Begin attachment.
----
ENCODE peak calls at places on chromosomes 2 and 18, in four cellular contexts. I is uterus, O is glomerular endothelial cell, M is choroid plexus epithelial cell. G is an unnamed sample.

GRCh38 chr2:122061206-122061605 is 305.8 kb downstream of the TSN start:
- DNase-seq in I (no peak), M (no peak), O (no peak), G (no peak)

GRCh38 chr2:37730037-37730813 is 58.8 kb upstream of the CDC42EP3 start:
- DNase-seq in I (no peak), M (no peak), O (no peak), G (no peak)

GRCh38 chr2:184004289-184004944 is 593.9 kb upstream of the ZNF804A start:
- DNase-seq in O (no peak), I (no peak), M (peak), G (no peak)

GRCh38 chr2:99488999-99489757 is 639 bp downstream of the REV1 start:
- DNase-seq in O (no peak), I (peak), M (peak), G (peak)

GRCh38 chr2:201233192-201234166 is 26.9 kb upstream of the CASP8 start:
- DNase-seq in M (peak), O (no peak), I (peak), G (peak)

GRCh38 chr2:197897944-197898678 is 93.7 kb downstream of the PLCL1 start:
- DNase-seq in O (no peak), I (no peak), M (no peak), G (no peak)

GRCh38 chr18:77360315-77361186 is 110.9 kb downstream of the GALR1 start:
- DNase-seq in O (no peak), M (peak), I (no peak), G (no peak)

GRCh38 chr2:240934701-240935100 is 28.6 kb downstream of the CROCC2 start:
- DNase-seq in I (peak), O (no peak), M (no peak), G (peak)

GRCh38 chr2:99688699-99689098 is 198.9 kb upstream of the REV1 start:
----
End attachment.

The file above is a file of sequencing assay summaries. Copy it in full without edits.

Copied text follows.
ENCODE peak calls at places on chromosomes 2 and 18, in four cellular contexts. I is uterus, O is glomerular endothelial cell, M is choroid plexus epithelial cell. G is an unnamed sample.

GRCh38 chr2:122061206-122061605 is 305.8 kb downstream of the TSN start:
- DNase-seq in I (no peak), M (no peak), O (no peak), G (no peak)

GRCh38 chr2:37730037-37730813 is 58.8 kb upstream of the CDC42EP3 start:
- DNase-seq in I (no peak), M (no peak), O (no peak), G (no peak)

GRCh38 chr2:184004289-184004944 is 593.9 kb upstream of the ZNF804A start:
- DNase-seq in O (no peak), I (no peak), M (peak), G (no peak)

GRCh38 chr2:99488999-99489757 is 639 bp downstream of the REV1 start:
- DNase-seq in O (no peak), I (peak), M (peak), G (peak)

GRCh38 chr2:201233192-201234166 is 26.9 kb upstream of the CASP8 start:
- DNase-seq in M (peak), O (no peak), I (peak), G (peak)

GRCh38 chr2:197897944-197898678 is 93.7 kb downstream of the PLCL1 start:
- DNase-seq in O (no peak), I (no peak), M (no peak), G (no peak)

GRCh38 chr18:77360315-77361186 is 110.9 kb downstream of the GALR1 start:
- DNase-seq in O (no peak), M (peak), I (no peak), G (no peak)

GRCh38 chr2:240934701-240935100 is 28.6 kb downstream of the CROCC2 start:
- DNase-seq in I (peak), O (no peak), M (no peak), G (peak)

GRCh38 chr2:99688699-99689098 is 198.9 kb upstream of the REV1 start: